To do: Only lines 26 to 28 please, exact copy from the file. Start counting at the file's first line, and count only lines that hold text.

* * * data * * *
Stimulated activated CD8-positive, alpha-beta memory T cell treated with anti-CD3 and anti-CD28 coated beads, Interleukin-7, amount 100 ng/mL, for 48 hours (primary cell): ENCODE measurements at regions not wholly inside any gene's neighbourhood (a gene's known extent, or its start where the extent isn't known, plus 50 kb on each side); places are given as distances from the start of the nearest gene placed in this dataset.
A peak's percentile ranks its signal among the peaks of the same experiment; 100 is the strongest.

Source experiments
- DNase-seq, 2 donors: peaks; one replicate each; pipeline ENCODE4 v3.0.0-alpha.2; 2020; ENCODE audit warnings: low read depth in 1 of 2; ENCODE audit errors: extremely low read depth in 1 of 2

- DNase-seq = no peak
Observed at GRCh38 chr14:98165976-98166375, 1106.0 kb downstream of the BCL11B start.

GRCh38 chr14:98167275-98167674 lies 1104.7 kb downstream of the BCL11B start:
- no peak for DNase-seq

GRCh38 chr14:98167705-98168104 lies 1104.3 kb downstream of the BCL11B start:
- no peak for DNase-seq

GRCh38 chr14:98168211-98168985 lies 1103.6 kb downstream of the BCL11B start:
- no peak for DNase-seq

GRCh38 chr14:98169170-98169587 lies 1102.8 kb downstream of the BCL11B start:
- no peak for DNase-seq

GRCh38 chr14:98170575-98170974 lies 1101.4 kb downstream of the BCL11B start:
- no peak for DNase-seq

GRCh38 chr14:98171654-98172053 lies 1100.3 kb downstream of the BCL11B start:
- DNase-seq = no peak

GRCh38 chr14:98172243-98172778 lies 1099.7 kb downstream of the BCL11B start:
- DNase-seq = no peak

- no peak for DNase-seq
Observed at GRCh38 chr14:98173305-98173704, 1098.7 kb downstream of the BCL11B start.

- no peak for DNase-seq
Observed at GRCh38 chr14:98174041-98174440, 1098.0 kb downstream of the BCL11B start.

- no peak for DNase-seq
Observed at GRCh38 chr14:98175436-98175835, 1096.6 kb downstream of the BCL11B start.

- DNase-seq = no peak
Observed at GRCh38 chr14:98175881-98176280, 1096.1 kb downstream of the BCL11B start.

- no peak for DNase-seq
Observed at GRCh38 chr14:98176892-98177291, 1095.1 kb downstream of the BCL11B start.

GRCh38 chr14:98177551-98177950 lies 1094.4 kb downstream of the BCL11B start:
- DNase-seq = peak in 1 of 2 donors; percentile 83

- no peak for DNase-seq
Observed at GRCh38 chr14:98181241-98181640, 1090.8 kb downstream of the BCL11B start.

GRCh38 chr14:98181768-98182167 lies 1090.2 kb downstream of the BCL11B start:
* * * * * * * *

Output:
Observed at GRCh38 chr14:98175436-98175835, 1096.6 kb downstream of the BCL11B start.

- DNase-seq = no peak
Observed at GRCh38 chr14:98175881-98176280, 1096.1 kb downstream of the BCL11B start.